it is desirable to cut the lantern glasses and the glasses of the coloured spectacles from the same sheet.
Analysisin the sense of thorough, anda re-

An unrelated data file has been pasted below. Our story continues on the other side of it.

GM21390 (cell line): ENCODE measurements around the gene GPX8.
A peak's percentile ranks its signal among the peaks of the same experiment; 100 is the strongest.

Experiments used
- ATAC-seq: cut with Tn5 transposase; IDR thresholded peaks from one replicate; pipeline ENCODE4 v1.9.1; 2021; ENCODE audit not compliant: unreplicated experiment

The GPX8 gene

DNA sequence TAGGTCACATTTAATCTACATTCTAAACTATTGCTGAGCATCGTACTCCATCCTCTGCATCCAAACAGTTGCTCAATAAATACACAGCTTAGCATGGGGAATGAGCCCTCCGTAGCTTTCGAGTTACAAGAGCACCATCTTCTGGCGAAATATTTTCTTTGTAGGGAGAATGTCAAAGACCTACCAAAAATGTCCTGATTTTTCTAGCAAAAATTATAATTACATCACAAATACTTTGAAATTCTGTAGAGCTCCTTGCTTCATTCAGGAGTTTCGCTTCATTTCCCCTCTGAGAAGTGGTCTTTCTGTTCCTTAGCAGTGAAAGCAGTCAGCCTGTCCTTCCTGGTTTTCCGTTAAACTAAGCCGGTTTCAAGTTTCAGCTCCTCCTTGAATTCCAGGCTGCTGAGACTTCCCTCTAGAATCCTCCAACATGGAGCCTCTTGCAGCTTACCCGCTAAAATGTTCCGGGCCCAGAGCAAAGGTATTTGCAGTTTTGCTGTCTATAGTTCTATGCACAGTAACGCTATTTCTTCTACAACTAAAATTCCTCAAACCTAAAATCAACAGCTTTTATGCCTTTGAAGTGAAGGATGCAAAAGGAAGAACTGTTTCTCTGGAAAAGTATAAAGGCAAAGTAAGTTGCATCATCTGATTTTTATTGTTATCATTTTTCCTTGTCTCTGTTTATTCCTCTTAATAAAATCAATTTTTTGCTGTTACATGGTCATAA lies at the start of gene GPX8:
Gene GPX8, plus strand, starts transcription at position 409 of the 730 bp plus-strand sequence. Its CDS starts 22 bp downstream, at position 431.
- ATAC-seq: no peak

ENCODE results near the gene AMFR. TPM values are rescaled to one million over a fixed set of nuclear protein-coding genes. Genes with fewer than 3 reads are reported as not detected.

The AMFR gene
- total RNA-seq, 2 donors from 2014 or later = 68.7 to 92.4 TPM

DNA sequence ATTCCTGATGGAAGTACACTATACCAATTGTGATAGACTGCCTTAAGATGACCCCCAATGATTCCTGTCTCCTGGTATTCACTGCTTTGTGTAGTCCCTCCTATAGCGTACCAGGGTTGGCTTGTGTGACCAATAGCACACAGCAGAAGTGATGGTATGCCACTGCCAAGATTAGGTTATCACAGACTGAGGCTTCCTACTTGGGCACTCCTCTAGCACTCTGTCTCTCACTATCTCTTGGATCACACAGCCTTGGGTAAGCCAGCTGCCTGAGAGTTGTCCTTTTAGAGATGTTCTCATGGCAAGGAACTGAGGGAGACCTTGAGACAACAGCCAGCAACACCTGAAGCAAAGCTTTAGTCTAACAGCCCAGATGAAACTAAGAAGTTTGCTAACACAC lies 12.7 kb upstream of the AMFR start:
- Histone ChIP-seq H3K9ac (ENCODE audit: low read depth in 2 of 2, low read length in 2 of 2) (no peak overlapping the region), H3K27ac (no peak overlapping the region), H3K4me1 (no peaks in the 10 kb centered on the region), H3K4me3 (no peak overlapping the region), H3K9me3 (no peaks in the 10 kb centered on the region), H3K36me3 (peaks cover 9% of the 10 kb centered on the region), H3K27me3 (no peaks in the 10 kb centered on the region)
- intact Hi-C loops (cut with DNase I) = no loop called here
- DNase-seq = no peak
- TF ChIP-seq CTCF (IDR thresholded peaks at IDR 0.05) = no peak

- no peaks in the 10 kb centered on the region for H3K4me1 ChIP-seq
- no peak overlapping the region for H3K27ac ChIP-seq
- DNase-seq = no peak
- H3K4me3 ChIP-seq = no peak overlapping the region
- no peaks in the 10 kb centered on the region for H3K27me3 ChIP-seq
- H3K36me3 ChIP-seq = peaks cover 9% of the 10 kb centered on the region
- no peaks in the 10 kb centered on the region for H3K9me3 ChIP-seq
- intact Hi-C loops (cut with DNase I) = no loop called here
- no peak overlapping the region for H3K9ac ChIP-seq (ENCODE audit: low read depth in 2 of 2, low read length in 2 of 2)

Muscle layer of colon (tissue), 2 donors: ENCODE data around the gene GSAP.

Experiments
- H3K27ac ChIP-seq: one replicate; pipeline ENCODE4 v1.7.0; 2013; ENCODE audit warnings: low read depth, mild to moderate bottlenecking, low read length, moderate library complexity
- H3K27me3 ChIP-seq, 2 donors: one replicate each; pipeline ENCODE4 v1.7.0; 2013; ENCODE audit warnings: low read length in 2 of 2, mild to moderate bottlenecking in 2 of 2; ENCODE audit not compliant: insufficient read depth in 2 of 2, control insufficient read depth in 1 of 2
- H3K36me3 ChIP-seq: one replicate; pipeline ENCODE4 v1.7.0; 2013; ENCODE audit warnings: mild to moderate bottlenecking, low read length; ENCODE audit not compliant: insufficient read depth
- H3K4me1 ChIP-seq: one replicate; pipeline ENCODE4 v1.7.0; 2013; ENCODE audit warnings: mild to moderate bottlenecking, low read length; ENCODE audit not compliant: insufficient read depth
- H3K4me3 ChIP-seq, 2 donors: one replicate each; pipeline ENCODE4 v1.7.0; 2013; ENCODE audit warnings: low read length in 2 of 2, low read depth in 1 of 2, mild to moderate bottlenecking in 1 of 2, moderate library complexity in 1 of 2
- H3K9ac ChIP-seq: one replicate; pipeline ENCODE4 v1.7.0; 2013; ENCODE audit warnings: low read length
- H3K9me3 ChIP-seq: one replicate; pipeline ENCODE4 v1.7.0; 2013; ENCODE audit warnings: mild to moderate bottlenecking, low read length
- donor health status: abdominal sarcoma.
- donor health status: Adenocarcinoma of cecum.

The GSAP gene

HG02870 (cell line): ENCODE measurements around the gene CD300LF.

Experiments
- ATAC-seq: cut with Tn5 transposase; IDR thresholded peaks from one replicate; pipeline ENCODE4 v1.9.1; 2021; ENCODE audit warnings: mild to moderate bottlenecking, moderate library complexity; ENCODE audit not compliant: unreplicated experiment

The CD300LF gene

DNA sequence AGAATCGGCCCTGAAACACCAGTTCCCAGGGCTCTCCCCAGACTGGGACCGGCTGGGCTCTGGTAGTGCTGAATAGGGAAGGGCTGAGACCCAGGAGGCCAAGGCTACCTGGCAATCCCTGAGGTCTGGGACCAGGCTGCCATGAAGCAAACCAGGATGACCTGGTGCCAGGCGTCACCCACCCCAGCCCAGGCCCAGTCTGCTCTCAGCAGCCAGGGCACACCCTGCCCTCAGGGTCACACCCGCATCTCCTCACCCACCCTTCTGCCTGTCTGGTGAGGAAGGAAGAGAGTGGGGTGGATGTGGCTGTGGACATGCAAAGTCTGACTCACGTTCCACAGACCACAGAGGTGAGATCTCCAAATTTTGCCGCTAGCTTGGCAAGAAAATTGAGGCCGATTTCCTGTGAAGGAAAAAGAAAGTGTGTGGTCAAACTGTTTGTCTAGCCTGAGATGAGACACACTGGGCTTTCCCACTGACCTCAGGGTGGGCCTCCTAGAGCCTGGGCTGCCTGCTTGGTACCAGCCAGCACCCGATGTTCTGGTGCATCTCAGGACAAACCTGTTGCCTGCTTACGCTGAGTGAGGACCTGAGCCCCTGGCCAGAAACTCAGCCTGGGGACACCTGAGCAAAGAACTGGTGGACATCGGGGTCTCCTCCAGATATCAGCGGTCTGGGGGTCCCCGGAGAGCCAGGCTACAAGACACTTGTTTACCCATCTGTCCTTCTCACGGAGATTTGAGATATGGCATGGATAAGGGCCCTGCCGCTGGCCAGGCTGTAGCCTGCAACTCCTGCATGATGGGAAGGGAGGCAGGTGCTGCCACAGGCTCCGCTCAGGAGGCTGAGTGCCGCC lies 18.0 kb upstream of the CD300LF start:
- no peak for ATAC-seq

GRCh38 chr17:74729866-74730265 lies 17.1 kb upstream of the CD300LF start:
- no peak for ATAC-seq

lease). In common language, the term analysis is often applied to a mere testing whereby evidence of the presence of a substance is obtained, although no attempt is made at the separation of the substance, and the use of litmus paper in testing for acids and alkalies (see Acidity) would often be spoken of as a rudimentary operation in analysis. When the object of analysis is merely to separate sufficient of a substance for recognition, the operation is called qualitative analysis, while the operation is called quantitative when the amount of a constituent is determined. A person without thorough chemical training is very liable to be misled by any attempt at systematic analysis or testing; but in spite of this we give a very concise abstract of a modification of the usual routine of systematic testing for the common metals, as applied to substances soluble in water or in acids : About 20 grs. of the substance in two drams of water - either with or without the aid of an acid - forms the original solution, O.S. Add to O.S. hydrochloric acid drop by drop ; a white precipitate in-soluble in excess indicates lead, silver, or mercurous compounds. Let the precipitate settle, pour off liquid, add water; shake ; allow precipitate to settle, and pour off; then add ammonia. The dissolving of the precipitate indicates silver ; if unchanged, lead; if blackened, mercury. If hydrochloric acid gives no pre-cipitate add excess of sulphuretted hydrogen solution to the same solution. A black precipitate indicates mercury (mercuric), copper, or lead (if proportion in original was small). To O.S. add ammonia ; a cobalt blue coloration, preceded maybe by a greenish precipitate, indicates copper; mercury is indicated by boiling original substance with water and a drop or two of nitric acid, a bright copper wire being immersed, when the copper will be coated with mercury; if lead, the original solution will give a white precipitate with sulphuric acid, this precipitate being insoluble in nitric acid. To original solution add ammonia; ferrous salts give a dark precipitate, becoming rust-coloured on exposure to air; ferric salts give the rust-coloured precipitate at once ; aluminium salts give a transparent white precipitate under these circumstances ; chromium, a greenish precipitate. If no